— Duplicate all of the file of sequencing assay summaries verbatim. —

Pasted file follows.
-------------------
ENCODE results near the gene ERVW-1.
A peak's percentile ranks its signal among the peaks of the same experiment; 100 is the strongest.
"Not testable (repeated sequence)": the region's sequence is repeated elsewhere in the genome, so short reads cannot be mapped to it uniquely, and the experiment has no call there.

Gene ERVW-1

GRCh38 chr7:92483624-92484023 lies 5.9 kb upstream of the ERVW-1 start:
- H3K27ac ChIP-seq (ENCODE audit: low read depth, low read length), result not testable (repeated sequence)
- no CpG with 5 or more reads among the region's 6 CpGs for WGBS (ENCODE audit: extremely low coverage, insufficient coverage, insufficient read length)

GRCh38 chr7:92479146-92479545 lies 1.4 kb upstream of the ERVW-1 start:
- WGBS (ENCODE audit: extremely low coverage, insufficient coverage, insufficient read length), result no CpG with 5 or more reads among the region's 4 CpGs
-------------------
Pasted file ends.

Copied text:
ENCODE results near the gene ERVW-1.
A peak's percentile ranks its signal among the peaks of the same experiment; 100 is the strongest.
"Not testable (repeated sequence)": the region's sequence is repeated elsewhere in the genome, so short reads cannot be mapped to it uniquely, and the experiment has no call there.

Gene ERVW-1

GRCh38 chr7:92483624-92484023 lies 5.9 kb upstream of the ERVW-1 start:
- H3K27ac ChIP-seq (ENCODE audit: low read depth, low read length), result not testable (repeated sequence)
- no CpG with 5 or more reads among the region's 6 CpGs for WGBS (ENCODE audit: extremely low coverage, insufficient coverage, insufficient read length)

GRCh38 chr7:92479146-92479545 lies 1.4 kb upstream of the ERVW-1 start:
- WGBS (ENCODE audit: extremely low coverage, insufficient coverage, insufficient read length), result no CpG with 5 or more reads among the region's 4 CpGs